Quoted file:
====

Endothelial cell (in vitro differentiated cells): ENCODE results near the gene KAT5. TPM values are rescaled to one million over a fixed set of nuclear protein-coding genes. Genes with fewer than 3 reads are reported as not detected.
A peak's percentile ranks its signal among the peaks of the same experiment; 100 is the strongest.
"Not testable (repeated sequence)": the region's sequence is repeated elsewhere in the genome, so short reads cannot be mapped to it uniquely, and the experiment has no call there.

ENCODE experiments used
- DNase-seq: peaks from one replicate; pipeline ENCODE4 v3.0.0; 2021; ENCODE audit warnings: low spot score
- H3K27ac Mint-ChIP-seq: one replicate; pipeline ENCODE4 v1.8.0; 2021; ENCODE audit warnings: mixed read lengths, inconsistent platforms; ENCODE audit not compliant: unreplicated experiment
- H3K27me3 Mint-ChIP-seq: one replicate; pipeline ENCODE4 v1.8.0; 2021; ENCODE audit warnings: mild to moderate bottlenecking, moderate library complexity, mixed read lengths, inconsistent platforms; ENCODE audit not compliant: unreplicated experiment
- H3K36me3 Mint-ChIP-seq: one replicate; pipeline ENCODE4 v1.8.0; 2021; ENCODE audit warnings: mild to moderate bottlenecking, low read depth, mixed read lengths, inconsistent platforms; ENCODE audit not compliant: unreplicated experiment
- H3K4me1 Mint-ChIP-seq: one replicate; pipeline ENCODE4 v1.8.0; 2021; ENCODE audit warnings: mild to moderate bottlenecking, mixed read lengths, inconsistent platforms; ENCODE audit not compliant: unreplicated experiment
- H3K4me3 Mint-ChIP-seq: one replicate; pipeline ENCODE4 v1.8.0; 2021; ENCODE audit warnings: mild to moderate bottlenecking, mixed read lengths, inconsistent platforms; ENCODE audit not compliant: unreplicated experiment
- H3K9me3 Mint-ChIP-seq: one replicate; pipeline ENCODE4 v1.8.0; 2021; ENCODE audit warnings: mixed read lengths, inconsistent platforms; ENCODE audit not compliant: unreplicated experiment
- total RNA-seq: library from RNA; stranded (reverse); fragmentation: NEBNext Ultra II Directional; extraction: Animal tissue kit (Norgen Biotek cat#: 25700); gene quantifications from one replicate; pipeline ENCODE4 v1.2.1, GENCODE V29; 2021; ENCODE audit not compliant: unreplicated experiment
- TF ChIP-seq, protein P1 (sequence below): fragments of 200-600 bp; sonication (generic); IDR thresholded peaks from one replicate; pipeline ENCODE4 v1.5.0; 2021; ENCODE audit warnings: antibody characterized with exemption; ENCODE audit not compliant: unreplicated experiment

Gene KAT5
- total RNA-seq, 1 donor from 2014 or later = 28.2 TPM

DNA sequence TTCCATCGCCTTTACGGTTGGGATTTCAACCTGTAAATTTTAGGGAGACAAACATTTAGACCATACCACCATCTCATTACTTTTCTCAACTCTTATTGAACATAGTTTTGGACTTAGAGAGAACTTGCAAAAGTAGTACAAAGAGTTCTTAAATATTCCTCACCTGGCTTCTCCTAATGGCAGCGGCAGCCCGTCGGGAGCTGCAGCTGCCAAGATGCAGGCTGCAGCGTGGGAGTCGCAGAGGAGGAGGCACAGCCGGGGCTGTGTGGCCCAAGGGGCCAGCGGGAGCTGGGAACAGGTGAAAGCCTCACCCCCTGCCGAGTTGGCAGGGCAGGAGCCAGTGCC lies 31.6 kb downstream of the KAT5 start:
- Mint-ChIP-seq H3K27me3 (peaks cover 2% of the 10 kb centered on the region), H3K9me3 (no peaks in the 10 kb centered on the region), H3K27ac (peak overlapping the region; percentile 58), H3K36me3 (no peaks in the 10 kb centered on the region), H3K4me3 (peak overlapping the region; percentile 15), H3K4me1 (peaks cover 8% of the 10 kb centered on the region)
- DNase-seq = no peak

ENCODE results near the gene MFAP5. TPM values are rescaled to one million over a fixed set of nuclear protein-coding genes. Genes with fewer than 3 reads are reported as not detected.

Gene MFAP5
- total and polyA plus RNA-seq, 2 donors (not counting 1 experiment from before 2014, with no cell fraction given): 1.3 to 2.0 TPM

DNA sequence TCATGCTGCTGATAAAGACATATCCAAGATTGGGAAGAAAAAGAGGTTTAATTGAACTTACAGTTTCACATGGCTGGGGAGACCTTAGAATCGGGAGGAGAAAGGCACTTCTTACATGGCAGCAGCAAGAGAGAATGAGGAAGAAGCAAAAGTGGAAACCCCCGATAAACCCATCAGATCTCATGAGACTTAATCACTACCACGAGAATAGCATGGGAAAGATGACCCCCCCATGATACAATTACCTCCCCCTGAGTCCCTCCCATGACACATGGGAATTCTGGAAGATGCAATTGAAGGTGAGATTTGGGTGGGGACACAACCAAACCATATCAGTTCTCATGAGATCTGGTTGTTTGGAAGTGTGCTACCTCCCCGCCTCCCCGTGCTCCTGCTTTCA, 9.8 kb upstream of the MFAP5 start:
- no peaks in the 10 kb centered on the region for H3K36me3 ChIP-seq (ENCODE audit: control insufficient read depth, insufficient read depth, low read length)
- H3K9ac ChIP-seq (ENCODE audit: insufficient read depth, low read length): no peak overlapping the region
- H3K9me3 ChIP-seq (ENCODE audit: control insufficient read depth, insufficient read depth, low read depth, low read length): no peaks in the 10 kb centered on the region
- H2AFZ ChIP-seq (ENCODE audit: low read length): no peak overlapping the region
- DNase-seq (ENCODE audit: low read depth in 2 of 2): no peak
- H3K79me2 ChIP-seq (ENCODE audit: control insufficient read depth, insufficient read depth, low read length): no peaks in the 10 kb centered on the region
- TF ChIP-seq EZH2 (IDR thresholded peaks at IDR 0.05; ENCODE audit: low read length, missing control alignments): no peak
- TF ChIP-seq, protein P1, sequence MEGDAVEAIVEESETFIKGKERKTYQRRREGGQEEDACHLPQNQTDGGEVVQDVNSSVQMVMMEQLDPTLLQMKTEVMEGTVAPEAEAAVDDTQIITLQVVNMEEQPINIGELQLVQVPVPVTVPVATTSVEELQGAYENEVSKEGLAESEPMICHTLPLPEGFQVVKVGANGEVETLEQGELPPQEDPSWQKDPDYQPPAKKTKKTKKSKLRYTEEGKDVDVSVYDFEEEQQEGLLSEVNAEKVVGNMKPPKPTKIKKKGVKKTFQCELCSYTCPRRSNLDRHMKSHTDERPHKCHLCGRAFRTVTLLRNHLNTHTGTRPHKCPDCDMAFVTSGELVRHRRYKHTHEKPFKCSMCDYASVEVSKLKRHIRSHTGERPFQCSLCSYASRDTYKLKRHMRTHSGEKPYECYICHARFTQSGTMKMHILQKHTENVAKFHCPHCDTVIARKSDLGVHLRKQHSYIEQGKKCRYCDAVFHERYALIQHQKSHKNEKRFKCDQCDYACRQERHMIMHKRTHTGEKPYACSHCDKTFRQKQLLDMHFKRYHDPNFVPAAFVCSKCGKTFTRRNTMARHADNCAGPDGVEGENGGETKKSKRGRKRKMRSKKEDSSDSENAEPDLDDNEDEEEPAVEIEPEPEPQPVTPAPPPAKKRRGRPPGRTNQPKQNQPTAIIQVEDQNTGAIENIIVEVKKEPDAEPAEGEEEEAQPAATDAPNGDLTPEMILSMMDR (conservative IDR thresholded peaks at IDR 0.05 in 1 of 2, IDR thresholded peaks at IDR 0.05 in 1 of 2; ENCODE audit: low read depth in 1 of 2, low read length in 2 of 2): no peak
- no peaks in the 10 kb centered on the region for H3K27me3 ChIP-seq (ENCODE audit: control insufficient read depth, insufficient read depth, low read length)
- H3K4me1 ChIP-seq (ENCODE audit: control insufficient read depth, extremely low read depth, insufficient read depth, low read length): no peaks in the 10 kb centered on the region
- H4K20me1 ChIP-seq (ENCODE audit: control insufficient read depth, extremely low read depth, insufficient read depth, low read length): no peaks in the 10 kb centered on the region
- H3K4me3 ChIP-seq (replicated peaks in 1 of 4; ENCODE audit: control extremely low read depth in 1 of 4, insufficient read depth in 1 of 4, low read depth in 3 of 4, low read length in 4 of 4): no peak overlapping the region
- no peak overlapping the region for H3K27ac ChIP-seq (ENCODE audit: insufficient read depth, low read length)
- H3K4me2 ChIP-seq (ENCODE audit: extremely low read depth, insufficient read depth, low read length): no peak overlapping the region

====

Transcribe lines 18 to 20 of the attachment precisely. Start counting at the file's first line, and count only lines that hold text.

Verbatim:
- DNase-seq = no peak

ENCODE results near the gene MFAP5. TPM values are rescaled to one million over a fixed set of nuclear protein-coding genes. Genes with fewer than 3 reads are reported as not detected.

Gene MFAP5